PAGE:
Where: Japan, 〒100-0005 Tokyo, Chiyoda City, Marunouchi, 3 Chome−1−1 仲通り 国際ビル1階

Working Hours: 12:00 PM to 7:00 PM, Daily

Sabo Teahouse by Yakumo Saryo

Sabo Teahouse is yet another tea bar in Tokyo that you cannot miss out on. It truly is a gem that is situated within the secluded modern kaiseki restaurant Yakumo Saryo. 

The place looks quite fascinating, thanks to its Zen aesthetics. 

Everything about the interior of the Sabo teahouse gives us a glimpse into the simplicity of the Japanese. It is a quiet and dimly lit place that has a large, wooden, square table and a counter at the back. 

I love watching the tea preparation by the waitress, yes the allow that. I also ordered a few samples before actually choosing what to drink.

The menu available in this teahouse is in Japanese. However, if you order wagashi, you will be treated with exquisite and tempting samples that you can choose from. The wagashi in Sabo Teahouse tasted out the world, probably making it my favourite wagashi of all times.

Here, you will find some of the most unusual combinations of flavors as well as different textures and a wide selection of sweets.

One visit to this place will give you quite an orgasmic experience. 

Where: 3-4-7 Yakumo, Meguro-ku, Tokyo

Working Hours: 9 a.m. – 5 p.m.

Sakurai Japanese Tea Experience

If you are a tea lover, especially if you cannot stay without green tea, you should look no further than Sakurai Japanese Tea Experience.

 This is a tea bar that is situated right outside Omotesando Station. 

The place is run by Shinya Sakurai, who is known to be a tea master.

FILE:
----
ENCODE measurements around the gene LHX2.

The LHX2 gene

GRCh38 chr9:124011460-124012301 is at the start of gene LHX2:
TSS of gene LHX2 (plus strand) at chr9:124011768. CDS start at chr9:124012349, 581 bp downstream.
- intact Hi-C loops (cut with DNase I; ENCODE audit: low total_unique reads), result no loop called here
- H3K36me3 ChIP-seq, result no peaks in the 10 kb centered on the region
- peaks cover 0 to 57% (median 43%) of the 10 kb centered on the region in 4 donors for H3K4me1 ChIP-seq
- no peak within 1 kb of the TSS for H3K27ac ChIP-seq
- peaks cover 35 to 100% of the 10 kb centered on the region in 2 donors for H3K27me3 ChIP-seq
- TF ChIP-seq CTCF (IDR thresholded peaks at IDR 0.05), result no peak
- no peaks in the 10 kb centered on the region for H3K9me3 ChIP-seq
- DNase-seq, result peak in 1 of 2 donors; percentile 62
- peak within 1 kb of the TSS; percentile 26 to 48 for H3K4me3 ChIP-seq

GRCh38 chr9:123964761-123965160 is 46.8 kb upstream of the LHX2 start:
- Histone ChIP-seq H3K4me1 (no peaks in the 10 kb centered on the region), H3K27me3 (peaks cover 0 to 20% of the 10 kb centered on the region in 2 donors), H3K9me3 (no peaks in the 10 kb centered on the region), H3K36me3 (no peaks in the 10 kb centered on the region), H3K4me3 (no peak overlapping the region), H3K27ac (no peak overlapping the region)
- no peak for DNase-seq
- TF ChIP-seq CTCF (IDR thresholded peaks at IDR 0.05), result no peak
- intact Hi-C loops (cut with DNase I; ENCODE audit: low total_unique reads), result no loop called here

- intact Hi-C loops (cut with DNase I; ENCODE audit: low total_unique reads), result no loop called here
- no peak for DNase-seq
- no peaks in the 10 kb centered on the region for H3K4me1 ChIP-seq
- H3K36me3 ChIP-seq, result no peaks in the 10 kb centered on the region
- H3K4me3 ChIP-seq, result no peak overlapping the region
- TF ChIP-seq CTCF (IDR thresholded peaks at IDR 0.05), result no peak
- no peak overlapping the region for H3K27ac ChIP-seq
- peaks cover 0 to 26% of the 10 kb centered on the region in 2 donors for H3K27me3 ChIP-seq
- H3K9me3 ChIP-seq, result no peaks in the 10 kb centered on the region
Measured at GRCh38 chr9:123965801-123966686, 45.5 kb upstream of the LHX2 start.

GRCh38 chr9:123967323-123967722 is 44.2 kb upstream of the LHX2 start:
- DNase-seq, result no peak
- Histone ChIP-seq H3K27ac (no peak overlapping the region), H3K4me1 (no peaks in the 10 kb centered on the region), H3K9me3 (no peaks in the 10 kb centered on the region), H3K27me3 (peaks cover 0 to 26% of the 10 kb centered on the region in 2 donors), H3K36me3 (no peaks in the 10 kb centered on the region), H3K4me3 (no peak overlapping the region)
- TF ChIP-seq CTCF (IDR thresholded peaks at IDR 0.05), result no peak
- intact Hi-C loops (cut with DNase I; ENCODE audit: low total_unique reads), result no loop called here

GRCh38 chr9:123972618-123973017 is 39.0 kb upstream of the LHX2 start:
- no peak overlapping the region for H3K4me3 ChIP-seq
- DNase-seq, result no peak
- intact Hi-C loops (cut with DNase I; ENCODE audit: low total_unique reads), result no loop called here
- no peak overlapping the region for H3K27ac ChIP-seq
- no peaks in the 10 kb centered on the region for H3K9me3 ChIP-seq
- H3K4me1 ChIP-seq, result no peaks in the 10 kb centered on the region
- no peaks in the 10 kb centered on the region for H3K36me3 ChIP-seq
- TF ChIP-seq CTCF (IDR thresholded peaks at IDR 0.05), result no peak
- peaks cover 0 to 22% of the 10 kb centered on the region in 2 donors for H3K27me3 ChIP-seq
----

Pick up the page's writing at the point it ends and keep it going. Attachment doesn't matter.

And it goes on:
It is quite a cozy and comfortable tea bar that gives you an out-of-the-world experience. 

The place is quite quaint and merges the past and the present perfectly. The taste and experience that you get here are truly exceptional and splendid. 

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The tea bar also has more than fifty different shades of green Japanese tea that you can enjoy. 

To truly get a real experience of this place, I would recommend that you order their special tea tasting set that comes with six types of tea. It is paired with wagashi.

Where: 5-6-23 Aoyama, Minato-ku, Tokyo

Working Hours: 11 a.m. – 11 p.m.

Tokyo Saryo

Tokyo Saryo is a tea house that is located in a peaceful and tranquil neighborhood of Sangenjaya, Tokyo.

It is quite a popular place that always sees a huge crowd of tea lovers. 

The tea house is extremely famous for its hand-dripped green tea, which is what the crowd comes here to taste and experience. 

The tea house is also quite calming and gives you a lot of peace. 

The shop makes use of pour-over-tea drippers that are made from a copper base, a ceramic dripper, and a wooden holder. 

Every single thing in this tea house has been crafted to perfection. It is made in such a way that the tea leaves stay there for just the right amount of time.

 This ensures that you get the perfect brew every single time. Here, you can also taste a wide variety of single-origin teas from all across Japan. 

Where: 1-34-15 Kamiuma, Setagaya-ku, Tokyo

Working Hours: 1 p.m.-8 p.m. (Weekdays), 11 a.m.-8 p.m. (Weekends and national holidays). Closed on Mondays.

Kosoan

This tea house is quite special. Why? Because of its exquisite location. 

This tea house is located in an immaculate 100-year-old Japanese house. 

It is the perfect place for you to go if you want to escape the hustle and bustle and rush of the city. 

With this place, you can indulge yourself in an authentic Japanese experience. You really get the finest and the best matcha and wagashi here. 

To reach the house, you have to walk through a narrow pathway that has some of the most meticulously placed stepping stones.